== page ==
Wegmans, Trader Joe's and Publix Among the Best.

This April 6, 2009 press release from Consumer Reports details a survey they conducted on grocers, Although Private Brand is not specifically the topic the many of grocers who fared well are often recognized for their Private Brand programs.

Consumer Reports Survey Finds Wegmans, Trader Joe’s and Publix Among the Best of 59 Grocery Chains
Changing shopping habits can slash grocery bills by as much as 46 percent; New tips to save big and avoid costly in-store mistakes

wegmans-sorbetPRNewswire – Shoppers found Wegmans and Trader Joe’s supermarkets among the most satisfying chains to shop at according to Consumer Reports latest survey of the best national and regional grocery chains.

Consumer Reports asked 32,599 respondents about their experiences at supermarkets, super centers, or warehouse clubs in the past year. In total, Consumer Reports Ratings include information from 48,831 store visits.

Rounding out some of the other top-rated chains shoppers found to be very satisfying were Publix, Raley’s, Harris Teeter, Fareway, Costco, Whole Foods Market, Market Basket, WinCo Foods, and Stater Bros.

Overall, grocers earned higher marks than in CR’s last supermarket survey (2005) for service, checkout speed, quality of store brands, baked goods, and produce. But finding the perfect store was difficult. The few chains that were spotless, offered standout meat and produce, and had helpful and friendly staff and quick checkout earned only average scores for price, at best.

The survey found it’s hard to find the perfect store. Respondents found Trader Joe’s, Costco, Market Basket, WinCo, Aldi, and Sav-a-Lot, to be better than others at offering low prices. Wegmans and Whole Foods offered praiseworthy meat and produce and Wegmans, Trader Joes and Raley’s earned high marks for service. On the other hand, the least expensive markets generally offered so-so perishables and service.

Walmart, the nation’s largest grocer and the supermarket where the highest percentage of survey respondents shopped (14 percent), landed near the bottom of the CR’s Ratings, with low scores for service and perishables. Target proved better than many chains but has only 200 locations with a full grocery store inside.

Respondents still had plenty to complain about. The biggest gripe was mostly about not enough open checkout lanes. Walmart was the worst offender: Half of the respondents who shopped there said that not enough lanes were open. Other leading gripes: congested aisles and out-of stock advertised specials. One-third of all respondents reported that they had switched stores, usually in search of lower prices.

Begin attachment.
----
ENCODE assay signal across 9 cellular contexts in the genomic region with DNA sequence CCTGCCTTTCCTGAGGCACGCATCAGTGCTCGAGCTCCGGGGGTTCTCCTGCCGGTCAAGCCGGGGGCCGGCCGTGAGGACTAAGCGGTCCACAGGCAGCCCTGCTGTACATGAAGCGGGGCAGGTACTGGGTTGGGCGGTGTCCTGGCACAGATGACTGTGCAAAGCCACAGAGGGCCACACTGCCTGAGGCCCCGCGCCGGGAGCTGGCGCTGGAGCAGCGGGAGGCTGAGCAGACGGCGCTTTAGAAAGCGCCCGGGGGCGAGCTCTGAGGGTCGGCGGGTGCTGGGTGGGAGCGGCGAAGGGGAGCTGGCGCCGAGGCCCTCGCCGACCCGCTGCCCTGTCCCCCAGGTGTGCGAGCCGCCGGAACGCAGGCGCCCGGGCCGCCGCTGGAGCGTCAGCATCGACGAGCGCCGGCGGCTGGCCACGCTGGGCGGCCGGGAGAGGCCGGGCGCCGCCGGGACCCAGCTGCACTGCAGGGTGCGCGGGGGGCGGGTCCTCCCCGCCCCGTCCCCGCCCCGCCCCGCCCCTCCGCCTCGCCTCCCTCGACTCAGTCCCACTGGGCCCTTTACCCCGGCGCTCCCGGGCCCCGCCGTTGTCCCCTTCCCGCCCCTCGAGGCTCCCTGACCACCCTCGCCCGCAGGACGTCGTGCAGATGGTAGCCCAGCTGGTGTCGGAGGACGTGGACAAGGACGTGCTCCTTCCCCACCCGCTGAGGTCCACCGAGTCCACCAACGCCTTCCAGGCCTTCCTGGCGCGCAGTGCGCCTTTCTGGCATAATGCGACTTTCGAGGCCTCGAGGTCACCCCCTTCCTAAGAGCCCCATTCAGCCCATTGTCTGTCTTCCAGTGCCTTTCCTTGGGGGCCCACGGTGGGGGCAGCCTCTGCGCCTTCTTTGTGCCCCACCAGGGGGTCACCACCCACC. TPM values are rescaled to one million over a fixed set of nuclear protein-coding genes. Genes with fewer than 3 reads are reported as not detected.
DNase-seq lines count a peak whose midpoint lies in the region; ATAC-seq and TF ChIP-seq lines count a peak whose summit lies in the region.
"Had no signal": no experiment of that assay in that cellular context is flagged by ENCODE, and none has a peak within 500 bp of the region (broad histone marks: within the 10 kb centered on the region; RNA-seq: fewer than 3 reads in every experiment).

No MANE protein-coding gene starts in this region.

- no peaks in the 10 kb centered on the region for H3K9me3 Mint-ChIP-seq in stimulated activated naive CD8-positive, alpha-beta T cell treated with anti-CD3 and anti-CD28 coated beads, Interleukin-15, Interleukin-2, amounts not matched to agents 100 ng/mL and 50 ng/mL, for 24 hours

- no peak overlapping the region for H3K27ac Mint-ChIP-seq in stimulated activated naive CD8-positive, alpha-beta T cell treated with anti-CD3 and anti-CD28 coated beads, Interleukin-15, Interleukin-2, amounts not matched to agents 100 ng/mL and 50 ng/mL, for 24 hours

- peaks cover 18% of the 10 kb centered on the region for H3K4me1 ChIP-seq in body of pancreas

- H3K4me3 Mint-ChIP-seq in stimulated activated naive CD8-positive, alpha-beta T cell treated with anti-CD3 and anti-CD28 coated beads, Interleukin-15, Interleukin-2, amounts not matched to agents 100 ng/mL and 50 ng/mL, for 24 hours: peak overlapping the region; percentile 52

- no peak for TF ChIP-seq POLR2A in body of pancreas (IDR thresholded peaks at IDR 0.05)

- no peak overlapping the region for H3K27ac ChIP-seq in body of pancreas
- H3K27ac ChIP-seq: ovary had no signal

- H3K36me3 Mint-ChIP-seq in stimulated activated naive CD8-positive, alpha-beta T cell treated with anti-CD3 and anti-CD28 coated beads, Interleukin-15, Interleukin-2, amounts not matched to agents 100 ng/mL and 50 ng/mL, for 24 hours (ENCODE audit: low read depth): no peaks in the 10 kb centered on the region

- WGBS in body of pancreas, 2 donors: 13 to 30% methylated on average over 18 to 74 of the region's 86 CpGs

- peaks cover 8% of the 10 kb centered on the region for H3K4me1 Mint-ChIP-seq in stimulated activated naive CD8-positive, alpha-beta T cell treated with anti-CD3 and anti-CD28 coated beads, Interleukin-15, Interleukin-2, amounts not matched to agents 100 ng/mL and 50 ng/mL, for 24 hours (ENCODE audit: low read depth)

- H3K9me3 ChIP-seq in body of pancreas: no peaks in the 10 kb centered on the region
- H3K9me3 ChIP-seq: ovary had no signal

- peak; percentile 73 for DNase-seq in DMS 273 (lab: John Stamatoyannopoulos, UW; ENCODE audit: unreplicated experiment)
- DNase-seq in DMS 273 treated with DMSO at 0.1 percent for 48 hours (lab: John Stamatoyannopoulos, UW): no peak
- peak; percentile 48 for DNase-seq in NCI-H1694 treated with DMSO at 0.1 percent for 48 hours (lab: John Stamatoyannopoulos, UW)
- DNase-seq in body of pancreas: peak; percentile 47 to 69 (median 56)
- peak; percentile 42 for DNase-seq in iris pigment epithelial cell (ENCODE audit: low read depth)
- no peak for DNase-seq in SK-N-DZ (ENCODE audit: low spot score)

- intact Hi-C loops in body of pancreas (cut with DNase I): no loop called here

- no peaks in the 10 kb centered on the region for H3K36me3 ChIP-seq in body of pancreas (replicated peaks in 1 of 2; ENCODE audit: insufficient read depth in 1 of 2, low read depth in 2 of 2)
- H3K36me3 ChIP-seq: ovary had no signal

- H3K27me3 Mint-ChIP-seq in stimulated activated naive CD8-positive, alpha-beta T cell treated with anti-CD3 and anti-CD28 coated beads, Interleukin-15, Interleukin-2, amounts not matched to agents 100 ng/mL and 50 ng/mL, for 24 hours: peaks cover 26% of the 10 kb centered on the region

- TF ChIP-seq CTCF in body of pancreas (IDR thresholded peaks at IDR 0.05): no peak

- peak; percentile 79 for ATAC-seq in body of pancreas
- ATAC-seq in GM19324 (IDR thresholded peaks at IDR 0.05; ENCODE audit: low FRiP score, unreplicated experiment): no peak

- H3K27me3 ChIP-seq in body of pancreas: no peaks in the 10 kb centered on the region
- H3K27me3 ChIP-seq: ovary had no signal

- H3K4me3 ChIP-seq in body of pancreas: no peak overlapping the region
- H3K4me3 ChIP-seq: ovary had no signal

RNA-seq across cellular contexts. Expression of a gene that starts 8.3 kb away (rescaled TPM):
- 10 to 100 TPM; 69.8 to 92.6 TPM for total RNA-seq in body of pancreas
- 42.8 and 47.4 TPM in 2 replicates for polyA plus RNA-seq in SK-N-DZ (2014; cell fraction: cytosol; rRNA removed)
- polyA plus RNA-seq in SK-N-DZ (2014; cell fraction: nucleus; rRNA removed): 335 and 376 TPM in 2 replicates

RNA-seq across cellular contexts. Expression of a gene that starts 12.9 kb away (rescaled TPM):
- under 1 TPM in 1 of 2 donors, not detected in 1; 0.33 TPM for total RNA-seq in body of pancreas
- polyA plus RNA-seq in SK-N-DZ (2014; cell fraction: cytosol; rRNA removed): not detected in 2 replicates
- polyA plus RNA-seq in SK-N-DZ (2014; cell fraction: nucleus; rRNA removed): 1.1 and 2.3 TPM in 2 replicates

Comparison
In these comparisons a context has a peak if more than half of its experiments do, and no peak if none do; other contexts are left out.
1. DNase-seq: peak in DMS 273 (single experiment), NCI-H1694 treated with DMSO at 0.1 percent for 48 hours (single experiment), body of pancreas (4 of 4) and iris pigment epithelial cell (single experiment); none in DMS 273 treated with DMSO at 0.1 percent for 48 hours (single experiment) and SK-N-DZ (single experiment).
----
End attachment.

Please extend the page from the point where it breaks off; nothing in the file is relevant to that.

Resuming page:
Savvy Shoppers Can Slash Bills:
Consumer Reports found several growing supermarket trends including more visible value brands, expanded bonus-card programs, Web-site specials, longer sales, discount drugs, and more coupons, giving consumers greater opportunity to save. By doing a little homework and adjusting shopping habits, consumers can shave thousands of dollars off their yearly grocery bills.

Tod Marks, author of the Consumer Reports Tightwad Tod money-saving blog, found he could cut his bill by as much as 46 percent on the same 30 products at two stores over several days by changing his shopping strategies. First he impulse-shopped and it cost $288.26 for all 30 items. Then paying attention to price, Marks cut his cost significantly using different strategies: Savvy at supermarket: $166.22, Bulk Shopping at warehouse club: $156.16, Buying store brands at supermarket: $154.62.

Complete grocery store ratings on all 59 major national and regional changes, great everyday products more tips to save, and more on the latest grocery store trends are available in the Consumer Reports May issue or online at http://www.ConsumerReports.org starting May 6, 2009.



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Christopher Durham
Christopher Durham is the president of My Private Brand and the co-founder of The Vertex Awards. He is a strategist, author, consultant and retailer who built brands at Delhaize-owned Food Lion, and lead strategy and brand development for Lowe’s Home Improvement. He has consulted with retailers around the world on their private brand portfolios including: Family Dollar, Petco, Staples, Office Depot, Best Buy, Metro (Canada), TLW (Taiwan) and Hola (Taiwan). Durham has published five definitive books on private brands, including his first book, Fifty2: The My Private Brand Project. In 2017, he will debut his newest book, Vanguard: Vintage Originals, a visual tour of innovation and disruption in private brand going back to the mid-1800’s. Dynamic in his presentation while down to earth and frank in his opinions, he has presented at numerous conferences, including FUSE, The Dieline Conference, Packaging that Sells, Omnishopper and PLMA’a annual trade show in Chicago. Durham lives in Charlotte, NC with his wife, Laraine, and two daughters, Olivia and Sarah.